What does it really mean when we talk about “mild” COVID-19 infections?

Clinical Symptoms Treatments

 It sure doesn’t feel all that mild…

We hear you! Many people who have had a “mild” COVID-19 infection might disagree with that descriptor! There is a lot of talk about mild, moderate, and severe COVID-19 infections, but what does that actually mean? These distinctions have a specific medical meaning and do matter, because they impact what kind of treatments are available to you and how best to take care of yourself. But it is important to remember that “mild” infections can still feel terrible and cause a lot of illness, missed work, impact families and communities, and result in long-term complications like Long COVID.

There are clinical definitions to help guide clinicians in classifying and ultimately treating COVID-19 infections. The NIH gives these definitions:

➡ Asymptomatic Infection: Individuals who test positive for SARS-CoV-2 but who have no symptoms.

➡ Mild Illness: Individuals who have at least one symptom of COVID-19 (like fever, cough, sore throat, headache, muscle pain, nausea, vomiting, diarrhea, loss of taste and smell) but who do not have shortness of breath, difficulty breathing, or abnormal chest imaging.

➡ Moderate Illness: Individuals who show evidence of lower respiratory disease during clinical assessment or imaging and who have an oxygen saturation (SpO2) ≥94% on room air at sea level. This means they have shortness of breath, trouble breathing or abnormal imaging of the lungs but still have normal blood oxygen levels.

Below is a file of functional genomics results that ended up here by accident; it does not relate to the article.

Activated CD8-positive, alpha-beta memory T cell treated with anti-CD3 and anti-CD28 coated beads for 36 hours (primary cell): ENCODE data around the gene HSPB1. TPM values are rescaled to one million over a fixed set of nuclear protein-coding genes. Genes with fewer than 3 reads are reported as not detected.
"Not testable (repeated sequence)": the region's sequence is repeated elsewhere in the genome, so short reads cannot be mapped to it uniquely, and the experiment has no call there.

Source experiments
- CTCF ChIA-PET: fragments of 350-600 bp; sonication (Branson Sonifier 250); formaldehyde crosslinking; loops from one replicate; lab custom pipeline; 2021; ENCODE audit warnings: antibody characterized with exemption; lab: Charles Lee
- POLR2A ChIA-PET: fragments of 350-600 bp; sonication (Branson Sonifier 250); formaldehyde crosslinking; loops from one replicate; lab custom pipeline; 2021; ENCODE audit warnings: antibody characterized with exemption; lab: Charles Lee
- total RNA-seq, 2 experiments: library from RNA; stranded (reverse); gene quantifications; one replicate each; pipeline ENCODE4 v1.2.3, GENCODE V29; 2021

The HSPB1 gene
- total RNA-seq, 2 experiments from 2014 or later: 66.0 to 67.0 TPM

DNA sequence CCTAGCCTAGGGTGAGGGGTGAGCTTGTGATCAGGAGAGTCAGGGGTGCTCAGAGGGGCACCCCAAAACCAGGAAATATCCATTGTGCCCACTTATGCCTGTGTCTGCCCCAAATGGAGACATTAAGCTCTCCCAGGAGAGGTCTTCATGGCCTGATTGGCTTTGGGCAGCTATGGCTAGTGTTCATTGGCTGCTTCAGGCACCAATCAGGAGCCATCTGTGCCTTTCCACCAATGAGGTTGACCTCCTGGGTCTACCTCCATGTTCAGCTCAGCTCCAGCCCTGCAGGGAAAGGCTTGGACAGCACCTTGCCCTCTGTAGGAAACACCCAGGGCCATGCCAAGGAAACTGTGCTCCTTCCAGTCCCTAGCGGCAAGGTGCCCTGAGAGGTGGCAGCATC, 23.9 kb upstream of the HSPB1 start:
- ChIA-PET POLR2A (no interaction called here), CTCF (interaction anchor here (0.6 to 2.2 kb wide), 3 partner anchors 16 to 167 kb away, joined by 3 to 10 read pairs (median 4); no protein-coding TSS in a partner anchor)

➡ Severe Illness: Individuals who have SpO2 <94% on room air at sea level, a ratio of arterial partial pressure of oxygen to fraction of inspired oxygen (PaO2/FiO2) <300 mm Hg, a respiratory rate >30 breaths/min, or lung infiltrates >50%. This one is getting more technical, but this is a person who has abnormal blood oxygen levels, are breathing way too fast, or lung imaging shows that more than half of the lungs are filled with something denser than air (like fluid, protein, blood, or pus).

➡ Critical Illness: Individuals who have respiratory failure, septic shock, and/or multiple organ dysfunction. These folks are typically in the Intensive Care Unit (ICU).

Most often, people with asymptomatic, mild, or moderate illness can be treated at home. They may be candidates for monoclonal antibody treatment or antiviral medications (this depends on risk factors for developing severe illness). People with severe or critical illness are usually hospitalized and may be treated with steroids, remdesivir, and immunomodulating drugs (like baricitinib or tocilizumab). People who have severe or critical illness may also need oxygen treatment as well as help breathing, medications to keep the blood pressure up, help eating or getting fluids in the body, and other supports.

Just because someone has a “mild” COVID-19 infection, it doesn’t mean they feel hunky-dory. People often feel terrible: physically, mentally, and emotionally. It is frequently described as “I feel like I got hit by a bus.” They may miss days or weeks of work or school, need to isolate from friends and family, or struggle financially to afford INSERT SO MANY THINGS HERE (like childcare, food, housing, or medications). Even asymptomatic and mild infections can lead to Long COVID with prolonged and even debilitating symptoms. Mild COVID is no joke.

Thanks to Judy from Philadelphia and Ashleigh from Chicago for the question!

Stay Safe. Stay Sane.

Those Nerdy Girls


NIH definitions of COVID severity

NIH COVID Treatment Guidelines

IDSA COVID Treatment Guidelines

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